Tax Commission Rules on a 1099 in Oklahoma

A 1099 form reports income other than wages.

The 1099 is a form that the IRS asks taxpayers to use when reporting payments other than wages and salaries. A suffix helps identify the reason for the 1099. For example, a 1099-DIV reports payments for dividends. An independent contractor may receive a 1099-Misc from each of his clients reporting his earnings. The IRS has specific rules for the types and minimum amounts of income to report, and the Oklahoma Tax Commission also has regulations regarding reportable activity and filing deadlines.



Normally, the Oklahoma Tax Commission must receive copies of the 1099 forms and the applicable summary form no later than February 28 of the year following the tax year for which the 1099s apply. If income tax is withheld from royalty payments to residents of other states, the deadline is January 31. Pass-through entities who withhold income tax from payments to residents of other states must file by February 28 if the entity's tax year ends on December 31 or by the last day of the second month following the entity's tax year-end if the entity is not a calendar-year filer. The recipient is to receive her copy of the 1099 by the same dates.


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Reportable Amounts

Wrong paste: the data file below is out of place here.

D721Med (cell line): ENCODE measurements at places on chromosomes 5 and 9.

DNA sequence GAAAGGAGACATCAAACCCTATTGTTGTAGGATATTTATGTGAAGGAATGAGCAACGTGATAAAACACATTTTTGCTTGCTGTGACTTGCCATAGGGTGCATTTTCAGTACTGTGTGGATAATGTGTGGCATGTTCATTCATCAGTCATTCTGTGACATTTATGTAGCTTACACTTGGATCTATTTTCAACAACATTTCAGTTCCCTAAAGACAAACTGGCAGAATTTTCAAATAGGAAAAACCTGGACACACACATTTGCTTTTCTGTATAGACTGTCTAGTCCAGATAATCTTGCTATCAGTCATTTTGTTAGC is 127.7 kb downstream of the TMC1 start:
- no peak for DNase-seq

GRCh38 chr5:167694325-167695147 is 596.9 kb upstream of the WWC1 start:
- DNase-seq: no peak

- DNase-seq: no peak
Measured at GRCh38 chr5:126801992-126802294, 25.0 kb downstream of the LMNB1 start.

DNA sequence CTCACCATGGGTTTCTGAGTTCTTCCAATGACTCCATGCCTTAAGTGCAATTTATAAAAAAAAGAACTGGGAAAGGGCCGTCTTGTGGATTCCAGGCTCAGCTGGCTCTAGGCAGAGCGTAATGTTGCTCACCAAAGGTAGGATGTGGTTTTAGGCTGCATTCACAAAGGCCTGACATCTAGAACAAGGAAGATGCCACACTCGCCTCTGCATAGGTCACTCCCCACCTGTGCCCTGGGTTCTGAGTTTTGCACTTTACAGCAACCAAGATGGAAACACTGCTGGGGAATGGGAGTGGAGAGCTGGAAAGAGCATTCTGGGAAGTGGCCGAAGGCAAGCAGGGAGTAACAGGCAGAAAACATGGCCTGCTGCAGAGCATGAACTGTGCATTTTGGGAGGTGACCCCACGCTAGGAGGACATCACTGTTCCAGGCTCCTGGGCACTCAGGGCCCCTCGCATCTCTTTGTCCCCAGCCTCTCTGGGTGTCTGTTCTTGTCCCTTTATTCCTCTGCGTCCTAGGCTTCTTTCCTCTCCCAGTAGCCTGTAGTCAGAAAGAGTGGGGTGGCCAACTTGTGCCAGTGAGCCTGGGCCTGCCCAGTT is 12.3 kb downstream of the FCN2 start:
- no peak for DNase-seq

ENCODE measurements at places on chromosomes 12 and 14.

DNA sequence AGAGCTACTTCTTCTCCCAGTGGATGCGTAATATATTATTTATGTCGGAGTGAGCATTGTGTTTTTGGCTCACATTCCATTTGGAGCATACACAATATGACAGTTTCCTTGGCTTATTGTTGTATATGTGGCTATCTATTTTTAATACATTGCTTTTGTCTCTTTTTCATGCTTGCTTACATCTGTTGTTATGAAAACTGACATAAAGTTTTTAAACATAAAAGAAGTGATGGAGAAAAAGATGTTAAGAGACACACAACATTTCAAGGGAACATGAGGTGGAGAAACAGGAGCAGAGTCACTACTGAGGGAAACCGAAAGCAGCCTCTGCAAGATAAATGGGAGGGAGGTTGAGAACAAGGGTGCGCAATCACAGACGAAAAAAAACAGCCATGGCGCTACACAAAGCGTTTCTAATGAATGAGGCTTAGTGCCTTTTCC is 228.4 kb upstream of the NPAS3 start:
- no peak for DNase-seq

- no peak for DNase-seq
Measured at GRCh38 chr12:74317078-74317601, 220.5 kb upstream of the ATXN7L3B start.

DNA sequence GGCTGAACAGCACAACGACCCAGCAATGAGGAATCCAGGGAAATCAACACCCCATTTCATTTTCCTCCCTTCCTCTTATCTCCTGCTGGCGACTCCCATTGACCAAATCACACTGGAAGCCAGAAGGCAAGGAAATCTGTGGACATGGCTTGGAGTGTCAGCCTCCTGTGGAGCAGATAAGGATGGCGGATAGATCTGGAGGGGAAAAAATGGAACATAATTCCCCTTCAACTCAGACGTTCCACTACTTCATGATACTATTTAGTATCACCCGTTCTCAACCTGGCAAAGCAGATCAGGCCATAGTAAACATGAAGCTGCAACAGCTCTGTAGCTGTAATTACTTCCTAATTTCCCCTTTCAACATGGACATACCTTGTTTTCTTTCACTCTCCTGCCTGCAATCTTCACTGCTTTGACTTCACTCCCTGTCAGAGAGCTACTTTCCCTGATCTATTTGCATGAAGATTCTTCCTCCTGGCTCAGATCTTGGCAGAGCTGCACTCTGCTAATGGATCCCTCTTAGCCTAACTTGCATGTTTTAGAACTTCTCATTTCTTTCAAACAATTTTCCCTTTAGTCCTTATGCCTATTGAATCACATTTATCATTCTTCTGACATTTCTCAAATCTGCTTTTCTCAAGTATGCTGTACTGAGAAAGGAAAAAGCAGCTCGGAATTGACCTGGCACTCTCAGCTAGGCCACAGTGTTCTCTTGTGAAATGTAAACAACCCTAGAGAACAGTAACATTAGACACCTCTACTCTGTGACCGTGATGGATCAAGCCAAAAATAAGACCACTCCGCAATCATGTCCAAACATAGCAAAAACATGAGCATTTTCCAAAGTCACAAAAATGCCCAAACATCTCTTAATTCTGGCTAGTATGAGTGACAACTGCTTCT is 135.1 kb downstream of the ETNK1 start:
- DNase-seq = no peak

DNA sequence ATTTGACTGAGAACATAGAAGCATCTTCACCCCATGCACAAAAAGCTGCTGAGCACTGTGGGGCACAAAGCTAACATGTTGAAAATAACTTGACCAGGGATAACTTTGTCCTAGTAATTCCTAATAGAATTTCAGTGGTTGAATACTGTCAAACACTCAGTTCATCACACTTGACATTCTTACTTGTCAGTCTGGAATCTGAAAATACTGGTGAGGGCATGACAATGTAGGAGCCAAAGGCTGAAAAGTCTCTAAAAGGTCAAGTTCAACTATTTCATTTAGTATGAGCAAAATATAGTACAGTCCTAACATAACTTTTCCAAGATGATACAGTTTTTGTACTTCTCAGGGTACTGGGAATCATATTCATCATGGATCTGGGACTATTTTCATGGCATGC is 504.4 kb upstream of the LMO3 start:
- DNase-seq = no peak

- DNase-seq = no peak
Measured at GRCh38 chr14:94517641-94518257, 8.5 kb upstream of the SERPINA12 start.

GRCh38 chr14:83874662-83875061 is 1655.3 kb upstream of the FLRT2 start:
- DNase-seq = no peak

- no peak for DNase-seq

Under Oklahoma regulations, payments in excess of $750 during the calendar year require the payor to issue a 1099. The limit is $10 if the payments are for royalties. If the payor is a corporation, the reportable limit for interest or dividend payments is $100.


Reportable Activities

If an individual, corporation or other entity makes payments of at least $750 to a professional individual who is either a resident of Oklahoma or provides services in the state, he must issue a Form 1099 to the professional.


Form 1099-G

The Oklahoma Tax Commission issues a Form 1099-G to taxpayers who overpay state income taxes. If the taxpayer itemized deductions on his federal return, the refund may be taxable. If the taxpayer claimed the standard deduction, the refund is not taxable and he may disregard the form. The instructions for the IRS Form 1040 and its Publication 525 contain worksheets to determine whether any part of the overpayment is taxable.